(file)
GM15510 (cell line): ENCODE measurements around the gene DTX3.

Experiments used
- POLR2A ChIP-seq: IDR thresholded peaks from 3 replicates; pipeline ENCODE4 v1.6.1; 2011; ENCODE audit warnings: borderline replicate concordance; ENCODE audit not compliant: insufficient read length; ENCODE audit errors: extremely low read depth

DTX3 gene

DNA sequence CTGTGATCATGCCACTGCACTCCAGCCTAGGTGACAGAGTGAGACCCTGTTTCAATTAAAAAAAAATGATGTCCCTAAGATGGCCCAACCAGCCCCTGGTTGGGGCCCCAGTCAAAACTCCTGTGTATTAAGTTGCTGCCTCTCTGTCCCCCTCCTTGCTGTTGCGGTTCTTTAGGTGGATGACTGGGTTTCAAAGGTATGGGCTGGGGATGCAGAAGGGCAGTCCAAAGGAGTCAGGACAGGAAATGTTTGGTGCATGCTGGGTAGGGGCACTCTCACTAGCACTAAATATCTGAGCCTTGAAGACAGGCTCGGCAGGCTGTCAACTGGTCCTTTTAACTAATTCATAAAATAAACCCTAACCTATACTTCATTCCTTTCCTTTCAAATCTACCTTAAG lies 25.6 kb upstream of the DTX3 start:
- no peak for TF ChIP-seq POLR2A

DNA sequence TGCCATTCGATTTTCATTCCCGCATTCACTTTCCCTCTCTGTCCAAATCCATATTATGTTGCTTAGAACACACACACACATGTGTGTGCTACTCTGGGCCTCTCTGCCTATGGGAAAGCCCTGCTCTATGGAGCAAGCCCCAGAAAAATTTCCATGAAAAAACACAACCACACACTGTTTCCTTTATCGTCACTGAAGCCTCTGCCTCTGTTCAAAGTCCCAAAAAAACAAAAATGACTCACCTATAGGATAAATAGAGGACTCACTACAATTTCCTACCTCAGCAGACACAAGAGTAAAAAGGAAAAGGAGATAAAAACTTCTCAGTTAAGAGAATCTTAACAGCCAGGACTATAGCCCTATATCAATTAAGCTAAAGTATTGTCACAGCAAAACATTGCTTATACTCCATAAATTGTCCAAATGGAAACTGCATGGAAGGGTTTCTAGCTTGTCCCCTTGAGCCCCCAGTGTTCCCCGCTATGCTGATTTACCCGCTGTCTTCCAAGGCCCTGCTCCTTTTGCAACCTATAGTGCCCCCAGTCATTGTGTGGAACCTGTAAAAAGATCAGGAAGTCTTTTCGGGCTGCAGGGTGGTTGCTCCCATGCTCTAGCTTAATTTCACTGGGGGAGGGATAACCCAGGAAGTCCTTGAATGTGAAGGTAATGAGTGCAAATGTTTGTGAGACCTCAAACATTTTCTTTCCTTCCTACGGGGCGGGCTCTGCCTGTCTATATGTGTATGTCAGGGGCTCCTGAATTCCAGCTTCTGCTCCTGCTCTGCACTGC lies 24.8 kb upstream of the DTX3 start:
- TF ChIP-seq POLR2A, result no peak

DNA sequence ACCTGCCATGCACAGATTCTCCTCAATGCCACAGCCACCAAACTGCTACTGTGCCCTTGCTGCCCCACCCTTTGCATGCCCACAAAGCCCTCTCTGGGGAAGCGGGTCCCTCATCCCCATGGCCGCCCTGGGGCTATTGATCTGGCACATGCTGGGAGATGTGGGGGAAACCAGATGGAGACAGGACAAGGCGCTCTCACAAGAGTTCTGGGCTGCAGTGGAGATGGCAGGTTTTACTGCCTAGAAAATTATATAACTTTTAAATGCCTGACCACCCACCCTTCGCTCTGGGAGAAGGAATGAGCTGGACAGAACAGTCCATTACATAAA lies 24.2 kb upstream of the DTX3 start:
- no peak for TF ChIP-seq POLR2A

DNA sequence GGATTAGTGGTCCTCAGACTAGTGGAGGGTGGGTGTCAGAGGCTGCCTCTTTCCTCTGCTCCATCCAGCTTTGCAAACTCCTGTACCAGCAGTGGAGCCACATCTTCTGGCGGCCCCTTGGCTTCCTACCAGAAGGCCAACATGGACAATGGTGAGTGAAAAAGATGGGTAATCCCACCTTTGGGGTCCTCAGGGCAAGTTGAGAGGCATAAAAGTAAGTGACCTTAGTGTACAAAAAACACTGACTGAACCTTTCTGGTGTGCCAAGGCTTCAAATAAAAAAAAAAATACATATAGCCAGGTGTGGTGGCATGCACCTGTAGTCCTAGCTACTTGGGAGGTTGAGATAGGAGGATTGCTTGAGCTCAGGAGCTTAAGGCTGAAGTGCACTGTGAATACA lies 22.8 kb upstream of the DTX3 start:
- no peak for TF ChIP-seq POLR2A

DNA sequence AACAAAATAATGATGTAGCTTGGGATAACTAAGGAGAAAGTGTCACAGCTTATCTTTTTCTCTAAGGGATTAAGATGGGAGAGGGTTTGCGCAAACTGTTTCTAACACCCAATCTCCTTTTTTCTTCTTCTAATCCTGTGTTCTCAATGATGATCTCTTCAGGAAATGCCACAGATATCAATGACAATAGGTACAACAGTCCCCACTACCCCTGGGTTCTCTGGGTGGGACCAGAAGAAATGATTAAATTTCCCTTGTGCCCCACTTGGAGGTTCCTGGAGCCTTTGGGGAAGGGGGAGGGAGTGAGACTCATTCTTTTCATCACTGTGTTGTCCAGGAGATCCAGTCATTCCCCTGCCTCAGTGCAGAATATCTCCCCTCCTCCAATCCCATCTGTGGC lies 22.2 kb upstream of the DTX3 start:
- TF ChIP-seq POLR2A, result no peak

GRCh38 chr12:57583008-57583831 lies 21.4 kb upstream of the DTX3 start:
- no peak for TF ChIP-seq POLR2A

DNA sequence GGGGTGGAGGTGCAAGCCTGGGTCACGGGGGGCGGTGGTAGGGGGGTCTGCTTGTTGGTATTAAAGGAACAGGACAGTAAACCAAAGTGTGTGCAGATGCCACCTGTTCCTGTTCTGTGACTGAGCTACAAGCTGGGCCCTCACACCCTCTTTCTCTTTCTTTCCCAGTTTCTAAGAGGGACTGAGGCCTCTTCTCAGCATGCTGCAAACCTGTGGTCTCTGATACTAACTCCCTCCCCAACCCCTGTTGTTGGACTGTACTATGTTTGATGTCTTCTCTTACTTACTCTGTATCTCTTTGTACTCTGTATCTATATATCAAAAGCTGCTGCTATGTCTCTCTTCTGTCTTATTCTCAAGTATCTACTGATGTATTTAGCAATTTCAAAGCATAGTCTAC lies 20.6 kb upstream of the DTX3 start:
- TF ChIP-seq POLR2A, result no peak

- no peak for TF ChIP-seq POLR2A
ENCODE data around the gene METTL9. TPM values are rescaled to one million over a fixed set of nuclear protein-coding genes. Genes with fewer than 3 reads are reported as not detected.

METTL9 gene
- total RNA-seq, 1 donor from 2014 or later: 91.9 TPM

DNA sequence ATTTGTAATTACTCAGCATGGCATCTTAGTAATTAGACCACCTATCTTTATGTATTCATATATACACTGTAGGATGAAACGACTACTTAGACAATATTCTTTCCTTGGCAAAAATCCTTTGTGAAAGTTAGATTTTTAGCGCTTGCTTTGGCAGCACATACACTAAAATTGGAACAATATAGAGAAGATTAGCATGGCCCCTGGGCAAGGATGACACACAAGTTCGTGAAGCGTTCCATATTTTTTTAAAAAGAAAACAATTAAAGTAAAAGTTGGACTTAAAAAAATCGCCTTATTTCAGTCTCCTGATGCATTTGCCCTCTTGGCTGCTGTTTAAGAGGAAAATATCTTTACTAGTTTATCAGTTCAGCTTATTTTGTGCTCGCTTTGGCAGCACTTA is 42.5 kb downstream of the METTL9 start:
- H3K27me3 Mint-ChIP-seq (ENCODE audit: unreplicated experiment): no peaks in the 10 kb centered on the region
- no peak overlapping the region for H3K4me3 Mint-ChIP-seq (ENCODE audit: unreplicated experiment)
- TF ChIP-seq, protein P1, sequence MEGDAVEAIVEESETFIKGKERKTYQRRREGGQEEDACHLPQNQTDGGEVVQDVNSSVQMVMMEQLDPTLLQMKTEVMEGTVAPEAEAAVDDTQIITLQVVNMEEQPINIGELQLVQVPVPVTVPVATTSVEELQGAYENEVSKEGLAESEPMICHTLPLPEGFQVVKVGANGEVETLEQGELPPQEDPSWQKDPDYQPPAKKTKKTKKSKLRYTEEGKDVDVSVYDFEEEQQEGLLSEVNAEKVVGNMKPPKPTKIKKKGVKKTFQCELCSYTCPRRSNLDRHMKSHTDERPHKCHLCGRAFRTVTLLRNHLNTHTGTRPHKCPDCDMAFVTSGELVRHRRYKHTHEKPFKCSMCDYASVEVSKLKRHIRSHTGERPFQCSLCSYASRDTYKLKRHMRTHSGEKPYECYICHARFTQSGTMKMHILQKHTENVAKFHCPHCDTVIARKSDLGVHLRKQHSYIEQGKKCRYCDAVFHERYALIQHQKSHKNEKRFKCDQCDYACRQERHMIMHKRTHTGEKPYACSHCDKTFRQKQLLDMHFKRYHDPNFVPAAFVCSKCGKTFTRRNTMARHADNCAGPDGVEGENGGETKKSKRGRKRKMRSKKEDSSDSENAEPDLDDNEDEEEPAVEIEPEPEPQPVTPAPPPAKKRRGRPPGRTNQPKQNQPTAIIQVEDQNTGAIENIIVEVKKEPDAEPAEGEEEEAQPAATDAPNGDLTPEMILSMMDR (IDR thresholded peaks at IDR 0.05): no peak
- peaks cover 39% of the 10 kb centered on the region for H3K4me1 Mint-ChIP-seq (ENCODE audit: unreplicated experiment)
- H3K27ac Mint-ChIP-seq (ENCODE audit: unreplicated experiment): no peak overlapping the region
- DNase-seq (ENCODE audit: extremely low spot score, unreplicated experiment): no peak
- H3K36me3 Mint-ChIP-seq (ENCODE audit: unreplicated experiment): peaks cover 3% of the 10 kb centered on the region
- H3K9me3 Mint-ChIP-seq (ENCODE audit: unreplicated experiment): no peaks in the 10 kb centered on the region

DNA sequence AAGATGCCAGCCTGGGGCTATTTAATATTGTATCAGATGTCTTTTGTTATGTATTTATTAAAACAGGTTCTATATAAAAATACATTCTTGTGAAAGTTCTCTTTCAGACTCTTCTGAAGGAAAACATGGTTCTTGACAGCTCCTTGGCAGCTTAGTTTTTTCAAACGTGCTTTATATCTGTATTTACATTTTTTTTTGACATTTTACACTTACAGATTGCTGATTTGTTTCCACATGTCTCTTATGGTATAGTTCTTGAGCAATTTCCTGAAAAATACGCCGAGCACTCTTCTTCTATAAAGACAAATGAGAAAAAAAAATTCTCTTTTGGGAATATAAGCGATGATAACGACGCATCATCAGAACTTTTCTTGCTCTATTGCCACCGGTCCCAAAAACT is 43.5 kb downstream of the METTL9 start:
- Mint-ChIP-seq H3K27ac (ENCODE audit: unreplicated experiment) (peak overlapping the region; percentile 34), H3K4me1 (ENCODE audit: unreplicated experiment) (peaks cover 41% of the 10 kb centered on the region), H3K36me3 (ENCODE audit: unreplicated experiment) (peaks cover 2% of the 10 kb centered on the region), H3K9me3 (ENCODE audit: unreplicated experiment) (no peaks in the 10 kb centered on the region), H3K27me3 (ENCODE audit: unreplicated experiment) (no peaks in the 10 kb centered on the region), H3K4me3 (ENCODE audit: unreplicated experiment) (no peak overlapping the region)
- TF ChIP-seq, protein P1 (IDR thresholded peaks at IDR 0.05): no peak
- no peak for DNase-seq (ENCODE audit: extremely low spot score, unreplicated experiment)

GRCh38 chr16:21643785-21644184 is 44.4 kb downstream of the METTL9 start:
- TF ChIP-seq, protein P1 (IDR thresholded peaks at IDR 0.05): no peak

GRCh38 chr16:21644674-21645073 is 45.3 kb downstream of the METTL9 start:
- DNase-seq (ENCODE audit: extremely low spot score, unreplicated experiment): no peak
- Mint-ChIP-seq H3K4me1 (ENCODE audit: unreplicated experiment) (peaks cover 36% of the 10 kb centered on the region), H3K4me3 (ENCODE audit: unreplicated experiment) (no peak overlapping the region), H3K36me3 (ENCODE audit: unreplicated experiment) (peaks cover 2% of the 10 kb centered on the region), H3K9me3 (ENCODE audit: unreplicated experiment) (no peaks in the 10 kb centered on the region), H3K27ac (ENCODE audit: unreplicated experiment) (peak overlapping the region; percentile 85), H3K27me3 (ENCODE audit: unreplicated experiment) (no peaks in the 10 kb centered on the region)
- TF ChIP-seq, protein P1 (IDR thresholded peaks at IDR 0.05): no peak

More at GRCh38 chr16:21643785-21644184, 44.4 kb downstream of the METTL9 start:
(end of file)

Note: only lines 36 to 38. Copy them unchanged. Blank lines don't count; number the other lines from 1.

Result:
GRCh38 chr16:21643785-21644184 is 44.4 kb downstream of the METTL9 start:
- TF ChIP-seq, protein P1 (IDR thresholded peaks at IDR 0.05): no peak

GRCh38 chr16:21644674-21645073 is 45.3 kb downstream of the METTL9 start: